Posted By FernandoH on 04/15/2019 6:53 AM
3) Most HOA bylaws say that the Declarant must approve a Board member. Isn't that a civil rights violation? What if the Declarant refuses to sit someone due to their race, religion or sexual preference? I would think the Declarant would have to show a substantive reason why they are refusing to sit someone on the Board. In other words, Declarant can't refuse to sit someone because they wear a red tie.



It would also be unusual for governing docs to say the declarant must approve directors after declarant control is over. During declarant control, they have enough voting power to essentially just assign directors, using any criteria they want to use.

Escaped former treasurer and director of a self managed association.
JohnC46
(South Carolina)

Posts:8347


04/15/2019 10:03 AM  
Our docs called for turnover on 01/01/xx when during the prior year, the Declarant had sold 85% of the homes. This took 7 years to happen.
AugustinD


Posts:1632


05/03/2019 5:59 AM  
FernandoH, can you post a copy of your HOA's Bylaws and Declaration? I agree with others that, when the Declarant is still in control, and as a matter of law, change is particularly hard. After all, the business that established the HOA and is still lawfully in control has legal rights, too. Else barring further information, here are my impressions:

The hierarchy of relevant documents is generally going to be as follows:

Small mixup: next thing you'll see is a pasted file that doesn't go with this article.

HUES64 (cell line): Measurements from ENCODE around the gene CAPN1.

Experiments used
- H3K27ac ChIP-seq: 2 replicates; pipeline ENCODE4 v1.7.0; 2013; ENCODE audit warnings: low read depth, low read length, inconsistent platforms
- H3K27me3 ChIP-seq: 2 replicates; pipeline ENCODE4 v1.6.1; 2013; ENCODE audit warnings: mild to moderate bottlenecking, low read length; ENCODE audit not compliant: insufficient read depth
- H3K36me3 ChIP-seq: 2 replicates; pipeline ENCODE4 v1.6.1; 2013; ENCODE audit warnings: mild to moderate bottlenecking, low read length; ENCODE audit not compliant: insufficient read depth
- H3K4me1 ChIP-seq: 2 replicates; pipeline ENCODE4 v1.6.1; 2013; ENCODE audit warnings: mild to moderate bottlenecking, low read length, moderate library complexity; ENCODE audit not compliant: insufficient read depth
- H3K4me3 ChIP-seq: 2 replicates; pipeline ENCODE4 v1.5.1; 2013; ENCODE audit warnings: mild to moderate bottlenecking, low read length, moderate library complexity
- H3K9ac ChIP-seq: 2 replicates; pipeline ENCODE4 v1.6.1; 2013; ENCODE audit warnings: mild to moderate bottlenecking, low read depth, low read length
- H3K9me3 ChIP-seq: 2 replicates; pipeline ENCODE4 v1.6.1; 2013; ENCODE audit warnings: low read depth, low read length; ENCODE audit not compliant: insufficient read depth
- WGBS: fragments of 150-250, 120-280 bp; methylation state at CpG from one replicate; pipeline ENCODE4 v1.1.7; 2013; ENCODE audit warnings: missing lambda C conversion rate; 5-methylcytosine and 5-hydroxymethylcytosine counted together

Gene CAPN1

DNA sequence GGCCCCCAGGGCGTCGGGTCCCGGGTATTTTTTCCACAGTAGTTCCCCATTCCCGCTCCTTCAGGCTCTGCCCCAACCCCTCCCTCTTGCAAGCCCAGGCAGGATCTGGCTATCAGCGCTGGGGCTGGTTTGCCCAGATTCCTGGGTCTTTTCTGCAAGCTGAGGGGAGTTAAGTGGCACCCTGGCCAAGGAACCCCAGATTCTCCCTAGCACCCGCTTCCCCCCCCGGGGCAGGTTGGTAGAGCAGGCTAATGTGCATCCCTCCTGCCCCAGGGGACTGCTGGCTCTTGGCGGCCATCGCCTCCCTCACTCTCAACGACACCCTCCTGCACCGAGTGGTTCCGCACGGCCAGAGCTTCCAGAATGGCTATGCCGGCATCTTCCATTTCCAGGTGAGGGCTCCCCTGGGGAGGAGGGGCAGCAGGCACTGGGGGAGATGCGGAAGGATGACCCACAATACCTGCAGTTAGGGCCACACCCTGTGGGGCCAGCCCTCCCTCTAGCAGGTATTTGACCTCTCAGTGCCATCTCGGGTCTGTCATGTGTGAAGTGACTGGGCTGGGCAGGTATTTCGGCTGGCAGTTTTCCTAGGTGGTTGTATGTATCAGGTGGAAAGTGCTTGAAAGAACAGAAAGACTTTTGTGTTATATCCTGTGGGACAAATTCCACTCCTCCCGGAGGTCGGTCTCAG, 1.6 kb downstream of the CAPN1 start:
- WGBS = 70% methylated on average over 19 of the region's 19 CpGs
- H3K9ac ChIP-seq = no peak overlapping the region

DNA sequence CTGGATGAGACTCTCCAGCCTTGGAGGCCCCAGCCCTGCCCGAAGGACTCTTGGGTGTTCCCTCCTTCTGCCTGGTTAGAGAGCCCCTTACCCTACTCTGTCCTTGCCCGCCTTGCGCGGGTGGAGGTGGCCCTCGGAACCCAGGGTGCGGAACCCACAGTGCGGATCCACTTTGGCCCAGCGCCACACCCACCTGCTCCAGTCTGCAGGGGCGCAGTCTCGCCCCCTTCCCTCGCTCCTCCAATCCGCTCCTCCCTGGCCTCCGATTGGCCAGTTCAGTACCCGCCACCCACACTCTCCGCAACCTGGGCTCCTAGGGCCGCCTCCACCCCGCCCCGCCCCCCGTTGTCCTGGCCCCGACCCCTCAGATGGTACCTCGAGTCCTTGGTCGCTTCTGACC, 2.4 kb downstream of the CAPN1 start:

Georgia Property Owners' Association Act, O.C.G.A. 44-3-220, et seq. See https://www.hoa-usa.com/files/documents/GeorgiaPropertyOwnersAssociationAct_082410.pdf

Georgia Non-Profit Corporation Statute

HOA's Declaration

HOA's Bylaws


To respond to your questions.

1) No. See Georgia State 44-3-230.

2) I want to see what your Declaration and Bylaws say.

3) Federal and state civil rights violations occur only if it can be proven that the reason the Declarant refuses to seat a person as a director is on account of the person's race, sex, religion and a number of other protected categories. Suspicions of unlawful discrimination like the latter are not enough. One needs cold hard evidence that the Declarant is being either, racist, sexist, et cetera when it refuses to seat, say, African Americans or, say, women. If no discrimination based on membership in a protected class is present, then it is unlikely anything provably unlawful is going on when it comes to seating board members. The Declarant does not have to show anything. It's the person or group that complains of unlawful discrimination that will have to demonstrate (at least initially) that the alleged discrimination is unlawful. If you elaborate a bit on what the Declarant is doing, this would probably help people here give more substantive suggestions.
FernandoH
(Georgia)

Posts:5


06/12/2019 11:05 AM  
I apologize for the delay in responding. Below is time frame of what has transpired.

• 3/20 – A demand for a special meeting signed by 36 homeowners is sent to Property Mgmt Company, Declarant, HOA Board. Property Mgmt Company is run by Builder's wife. 36 homeowners is greater than the number required to call a Special meeting.
• 4/21 – A Special Meeting is not called within allotted 30 days. Lawyer for homeowners calls special meeting for 4/30.
• 4/30 – A Special Meeting is held at clubhouse. The Declarant doesn't show up. Homeowners vote 80-0 to replace Board of Directors with three homeowners. Homeowners now have control of HOA.